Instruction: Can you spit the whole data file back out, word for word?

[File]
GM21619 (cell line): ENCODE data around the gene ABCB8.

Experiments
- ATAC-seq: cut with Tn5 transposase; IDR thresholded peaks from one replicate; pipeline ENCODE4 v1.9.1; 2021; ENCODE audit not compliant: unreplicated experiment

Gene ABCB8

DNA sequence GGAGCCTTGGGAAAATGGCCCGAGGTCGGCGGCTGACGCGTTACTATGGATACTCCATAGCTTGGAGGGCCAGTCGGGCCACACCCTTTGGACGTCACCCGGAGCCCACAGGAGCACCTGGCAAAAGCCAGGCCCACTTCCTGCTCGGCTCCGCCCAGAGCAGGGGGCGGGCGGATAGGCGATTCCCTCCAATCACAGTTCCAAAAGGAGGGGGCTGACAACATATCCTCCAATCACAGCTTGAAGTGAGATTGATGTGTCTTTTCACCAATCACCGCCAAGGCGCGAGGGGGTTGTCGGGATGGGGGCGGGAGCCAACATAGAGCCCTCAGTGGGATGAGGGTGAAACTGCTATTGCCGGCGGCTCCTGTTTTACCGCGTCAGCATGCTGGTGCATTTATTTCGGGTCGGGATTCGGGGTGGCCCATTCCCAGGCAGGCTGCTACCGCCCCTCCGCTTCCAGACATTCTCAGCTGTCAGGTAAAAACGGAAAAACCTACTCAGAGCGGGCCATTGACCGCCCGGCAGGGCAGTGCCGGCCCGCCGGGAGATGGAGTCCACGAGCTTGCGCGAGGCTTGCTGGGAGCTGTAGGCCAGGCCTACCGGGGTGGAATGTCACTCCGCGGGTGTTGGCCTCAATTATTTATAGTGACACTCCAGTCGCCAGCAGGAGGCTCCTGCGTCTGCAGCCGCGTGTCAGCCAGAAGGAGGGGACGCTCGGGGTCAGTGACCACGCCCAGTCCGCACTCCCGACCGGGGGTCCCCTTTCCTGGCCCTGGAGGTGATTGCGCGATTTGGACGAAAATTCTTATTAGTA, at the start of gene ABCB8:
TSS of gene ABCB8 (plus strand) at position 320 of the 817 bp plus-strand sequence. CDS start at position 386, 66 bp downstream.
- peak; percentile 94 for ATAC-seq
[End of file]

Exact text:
GM21619 (cell line): ENCODE data around the gene ABCB8.

Experiments
- ATAC-seq: cut with Tn5 transposase; IDR thresholded peaks from one replicate; pipeline ENCODE4 v1.9.1; 2021; ENCODE audit not compliant: unreplicated experiment

Gene ABCB8

DNA sequence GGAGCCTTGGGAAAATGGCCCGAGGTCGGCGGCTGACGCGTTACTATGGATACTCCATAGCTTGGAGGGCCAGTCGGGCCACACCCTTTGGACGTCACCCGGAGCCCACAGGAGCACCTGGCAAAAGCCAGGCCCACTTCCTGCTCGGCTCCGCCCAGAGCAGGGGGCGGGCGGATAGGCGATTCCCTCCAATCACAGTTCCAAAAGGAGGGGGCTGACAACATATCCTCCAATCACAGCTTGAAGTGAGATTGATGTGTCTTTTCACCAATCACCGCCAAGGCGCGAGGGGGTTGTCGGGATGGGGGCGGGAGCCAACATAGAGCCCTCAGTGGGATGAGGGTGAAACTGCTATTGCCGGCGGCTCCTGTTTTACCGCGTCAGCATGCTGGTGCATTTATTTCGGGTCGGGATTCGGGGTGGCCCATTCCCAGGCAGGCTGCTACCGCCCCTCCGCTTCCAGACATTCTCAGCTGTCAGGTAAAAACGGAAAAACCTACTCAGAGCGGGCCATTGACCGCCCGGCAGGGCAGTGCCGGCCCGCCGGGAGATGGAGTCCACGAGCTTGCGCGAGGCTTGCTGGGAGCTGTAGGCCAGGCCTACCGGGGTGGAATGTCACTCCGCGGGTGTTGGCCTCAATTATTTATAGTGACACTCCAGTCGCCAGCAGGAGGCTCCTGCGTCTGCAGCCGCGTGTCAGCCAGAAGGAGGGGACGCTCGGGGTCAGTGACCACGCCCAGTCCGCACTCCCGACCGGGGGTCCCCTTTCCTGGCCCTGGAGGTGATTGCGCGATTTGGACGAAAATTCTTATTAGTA, at the start of gene ABCB8:
TSS of gene ABCB8 (plus strand) at position 320 of the 817 bp plus-strand sequence. CDS start at position 386, 66 bp downstream.
- peak; percentile 94 for ATAC-seq